A Wee Woody


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A Wee Woody

I was contacted last year by Miles Clark searching details on the ex navy Fairmiles that had appeared on ww, his grandfather had been on a Fairmile B on his way to the Battle of St Nazaire on one and was saved by an engine failure just outside the battle area. I pointed him in the direction of Keith Nicholson & Heather Reeve who own the Paea.
During the chat he mentioned he owned a wee woody – his grandfathers kauri clinker that was built in Freemans Bay – restored a few years back. I asked for some photos & was impressed to see that the clinker while restored was still being used by the Leigh based family. Well done Miles.

Aside from it being a great looking dinghy & all of us needing a good summer photo to remind us that winter will end – the main reason for posting this story is to remind you all that basically “if its wood its good’ i.e. send in your photos, no matter what size your pride & joy is & ww followers love a project, so refitted / restoration stories are great.

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Ngaru


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NGARU
Ngaru had a wee oops early this year & took on a fair amount of water, you can see in the photos of the engine cover and interior side walls the depth of the water in side the boat. But while there will be damage to her Isuzu 4cyl. engine, gearbox and electrics, I understand she did not ‘go-down’.

She was built by the Lidgard’s in 1947 & is approx. 27′ in length, but in true Lidgard style, she is very spacious for a sub 30′ launch & in my eyes rather pretty.

I have featured Ngaru on ww today as she has been sitting on the hard at Dockland 5, Port Rd, Whangarei since late February & is now up for an on-line auction, starting bid being $2250. Trust me woodys she will be a steal & has the making of a great classic launch.
The Turners auction # is 16374284 & closes this Sunday 25th.

If my old mate Tom is reading ww today, he will onto this auction faster than you can spell Beehive Matches 😉

Wakaiti


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WAKAITI

Wakaiti is a 39’4″, kauri carvel launch built by Dick Lang in 1920, as a commercial tow boat. In today’s world having the same owner for the last 55 years is a very rare thing but all good things come to an end & as the sign on her bow say – Wakaiti is now for sale.

She was re-powered c.2001 with 120hp, 6 cyl. Ford diesel running a 2:1 PRM box and 24×16 3 blade prop. This set up pushes her nicely along at 8 > 10 knots, with a top speed of 12 knots. Her beam is 9’10” & draft is 5’10”. (the interior photos have had the benefit of what they call the real estate salesman’s best friend  – the wide angle lens 🙂  ) Thanks to Ian McDonald for the trademe heads up.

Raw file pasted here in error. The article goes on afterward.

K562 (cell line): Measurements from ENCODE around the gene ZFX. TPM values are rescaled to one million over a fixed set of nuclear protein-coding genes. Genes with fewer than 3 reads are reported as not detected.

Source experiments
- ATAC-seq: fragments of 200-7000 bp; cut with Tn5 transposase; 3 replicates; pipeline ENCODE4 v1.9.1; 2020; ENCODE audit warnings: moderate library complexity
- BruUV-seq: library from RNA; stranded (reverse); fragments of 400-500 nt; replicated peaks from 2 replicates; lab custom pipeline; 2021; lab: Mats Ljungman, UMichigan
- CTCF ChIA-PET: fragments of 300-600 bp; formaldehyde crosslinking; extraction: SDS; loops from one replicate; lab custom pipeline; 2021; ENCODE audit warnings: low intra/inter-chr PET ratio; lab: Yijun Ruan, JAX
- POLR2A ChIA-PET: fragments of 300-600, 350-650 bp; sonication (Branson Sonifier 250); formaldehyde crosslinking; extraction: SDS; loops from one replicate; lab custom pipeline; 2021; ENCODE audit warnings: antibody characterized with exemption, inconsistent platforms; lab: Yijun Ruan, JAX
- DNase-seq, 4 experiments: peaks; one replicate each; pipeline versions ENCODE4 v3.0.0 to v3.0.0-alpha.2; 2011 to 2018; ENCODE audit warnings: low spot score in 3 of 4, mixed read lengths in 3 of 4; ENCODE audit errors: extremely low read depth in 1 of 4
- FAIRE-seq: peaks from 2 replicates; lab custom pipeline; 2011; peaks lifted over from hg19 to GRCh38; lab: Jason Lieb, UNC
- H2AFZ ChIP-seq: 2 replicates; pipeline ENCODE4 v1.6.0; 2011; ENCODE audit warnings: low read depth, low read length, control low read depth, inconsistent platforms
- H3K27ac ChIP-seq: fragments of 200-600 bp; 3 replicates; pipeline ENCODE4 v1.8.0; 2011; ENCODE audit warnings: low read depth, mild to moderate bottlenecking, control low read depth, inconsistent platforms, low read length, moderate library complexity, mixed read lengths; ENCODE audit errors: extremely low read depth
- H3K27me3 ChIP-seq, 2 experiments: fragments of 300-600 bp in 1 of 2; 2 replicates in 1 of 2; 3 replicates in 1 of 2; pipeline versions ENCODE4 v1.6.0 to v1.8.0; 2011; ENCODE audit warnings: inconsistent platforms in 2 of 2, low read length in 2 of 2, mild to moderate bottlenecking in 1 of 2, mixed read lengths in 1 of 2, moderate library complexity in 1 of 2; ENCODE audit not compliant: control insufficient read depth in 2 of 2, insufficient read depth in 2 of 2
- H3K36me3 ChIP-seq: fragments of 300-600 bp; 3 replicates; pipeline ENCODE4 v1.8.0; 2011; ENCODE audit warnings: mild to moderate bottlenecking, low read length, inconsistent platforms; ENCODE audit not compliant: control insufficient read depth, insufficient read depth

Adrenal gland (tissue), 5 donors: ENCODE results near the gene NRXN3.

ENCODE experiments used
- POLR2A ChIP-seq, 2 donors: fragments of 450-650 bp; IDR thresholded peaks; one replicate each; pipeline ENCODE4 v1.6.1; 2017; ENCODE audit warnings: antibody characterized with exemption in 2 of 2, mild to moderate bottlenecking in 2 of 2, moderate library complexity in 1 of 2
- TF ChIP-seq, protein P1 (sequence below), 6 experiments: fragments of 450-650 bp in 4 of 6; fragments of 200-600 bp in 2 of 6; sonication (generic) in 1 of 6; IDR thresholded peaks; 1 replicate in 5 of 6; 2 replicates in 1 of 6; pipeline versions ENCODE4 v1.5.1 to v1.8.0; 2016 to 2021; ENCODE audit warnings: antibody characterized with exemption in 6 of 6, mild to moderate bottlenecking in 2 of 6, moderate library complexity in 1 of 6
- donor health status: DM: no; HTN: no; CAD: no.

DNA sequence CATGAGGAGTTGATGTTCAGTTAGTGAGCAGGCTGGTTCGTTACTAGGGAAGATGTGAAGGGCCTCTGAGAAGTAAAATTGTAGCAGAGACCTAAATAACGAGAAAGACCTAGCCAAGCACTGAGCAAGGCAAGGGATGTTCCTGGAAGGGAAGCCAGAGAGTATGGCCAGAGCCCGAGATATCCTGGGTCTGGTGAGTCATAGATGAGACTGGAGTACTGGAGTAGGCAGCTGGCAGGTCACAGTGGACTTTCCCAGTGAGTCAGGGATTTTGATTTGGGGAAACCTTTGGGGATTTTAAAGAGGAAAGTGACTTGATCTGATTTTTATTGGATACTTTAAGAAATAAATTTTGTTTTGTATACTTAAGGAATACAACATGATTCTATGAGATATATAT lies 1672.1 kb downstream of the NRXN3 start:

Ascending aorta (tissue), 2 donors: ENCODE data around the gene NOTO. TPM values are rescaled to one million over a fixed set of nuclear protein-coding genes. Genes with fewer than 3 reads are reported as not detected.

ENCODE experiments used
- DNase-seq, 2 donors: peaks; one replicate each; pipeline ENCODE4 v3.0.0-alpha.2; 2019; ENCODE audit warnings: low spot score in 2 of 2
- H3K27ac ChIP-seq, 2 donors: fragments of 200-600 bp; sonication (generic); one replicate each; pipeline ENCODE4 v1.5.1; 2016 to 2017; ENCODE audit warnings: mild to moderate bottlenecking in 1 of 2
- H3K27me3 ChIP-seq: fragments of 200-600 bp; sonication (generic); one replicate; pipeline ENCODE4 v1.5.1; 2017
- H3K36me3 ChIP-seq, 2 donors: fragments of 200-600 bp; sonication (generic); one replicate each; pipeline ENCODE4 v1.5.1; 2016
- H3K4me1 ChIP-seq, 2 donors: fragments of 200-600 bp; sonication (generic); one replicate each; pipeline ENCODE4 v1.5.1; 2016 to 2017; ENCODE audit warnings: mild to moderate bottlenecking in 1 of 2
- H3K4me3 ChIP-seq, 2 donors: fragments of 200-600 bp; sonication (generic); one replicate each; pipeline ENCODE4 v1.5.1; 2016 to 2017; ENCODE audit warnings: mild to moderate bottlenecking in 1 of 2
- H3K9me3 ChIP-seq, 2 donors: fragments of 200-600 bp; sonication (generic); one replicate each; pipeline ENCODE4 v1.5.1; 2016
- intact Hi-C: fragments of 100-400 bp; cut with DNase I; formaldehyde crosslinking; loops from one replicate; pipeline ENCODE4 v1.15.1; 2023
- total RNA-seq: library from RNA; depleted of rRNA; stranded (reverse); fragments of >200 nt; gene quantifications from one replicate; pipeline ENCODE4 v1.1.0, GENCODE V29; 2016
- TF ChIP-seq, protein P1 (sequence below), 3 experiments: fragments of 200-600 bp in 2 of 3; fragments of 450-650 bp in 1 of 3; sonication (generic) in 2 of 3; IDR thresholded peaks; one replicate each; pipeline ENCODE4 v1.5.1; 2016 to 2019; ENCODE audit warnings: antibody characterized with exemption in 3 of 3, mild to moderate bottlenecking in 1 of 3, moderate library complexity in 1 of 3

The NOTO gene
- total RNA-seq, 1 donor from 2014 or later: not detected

So woodys, what do we know about her past?

Harold Kidd Input (lots more in the Comments Section)

WAKAITI = “little ship” in Maori. Dick Lang built this 36 footer at his yard in St. Mary’s Bay in 1922. She was launched on 2nd September of that year for Parry Bros of the Mahurangi to carry cream on the river. By 1928 the Parrys were using her as a tow boat on the Waitemata. In 1936 they sold her to R.G. Brain of Coromandel. Eventually she ended up in the ownership of Ernie Seagar, marine engineer of wide repute in Auckland. Ernie’s not well and is obviously selling his beloved launch.
I was in the 5th Form at Takapuna Grammar with Ernie Seagar. He had been in that Form for 3 years, unable to get School Certificate because of distractions such as being the Captain of the First 15, Head Prefect (in the 5th Form!!) and an outstanding yachtsman and general sportsman.
Later he went on to get his Marine Engineer’s tickets at sea and then ran his engineering business at Sulphur Beach alongside Dave Jackson. An amazing character.

 

AOMA – 30′ Halvorsen ‘Special’


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AOMA – 30′ Halvorsen ‘Special’

Aoma was launched in May 1963 & was build # 1185 for the Halvorsen company, in fact the last special built.
Aoma is in fact unlike most of these Australian woodys in that her hull was splined & the helm was on the starboard side rather than port.

The photos above of Aoma are ex Peter Arnold & show case the classic Halvorsen design, you either love or dislike these Australian classics, me ? I love them. They have a very strong class association & most are presented in a similar standard to Aoma. Most do not see much blue water, to be found cruising the inner & protected upper harbours. I believe the A-Cup man Iain Murray owns the largest Halvorsen built.

They represent good value for money on the market – but I’m not sure on the Aussie laws re exporting them ?

UPDATE: The photo below is of Iain Murray’s 60′ Halvorsen – Tooronga. Her designer Carl Halvorsen spec exported Tooronga to the States in 1949. The story goes that Carl was lunching in the Newport Yacht Club & a fellow diner saw Tooronga tied up outside – he immediately called a club steward & sent a blank cheque across the room to Carl on a silver tray. Carl returned the keys on the same tray – sale made 🙂
Ian Murray bought Tooronga in 1992 & returned her to Australian waters & commissioned a magnificent restoration.
You can read, see more on the boats here http://www.halvorsenclub.com.au/

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Cleona Mae


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CLEONA MAE

Cleona Mae as built by Brin Wilson in 1962 & is powered by a 6 cyl Ford diesel. In the above (hauled out) photos we see her in Feb/March 2017 at the Sandspit hard stand, where she was getting some TLC. Home of Cleona Mae these days is Scott’s Landing, Mahurangi. Below, her previous owner, Nigel Drake of Tauranga has documented some of her past. Thanks to Ken Ricketts for sending this to me. Special thanks to Nigel for sharing the story. (photos ex Nigel Drake, Ken Ricketts & Brian Worthington). On her launch day she had a wee opps, refer photos below.

“Cleona Mae, was built by Brin Wilson in 1962. Launching looks as though it was in November, as that is the date which is on the original photos of her, having fallen off the trailer on that day.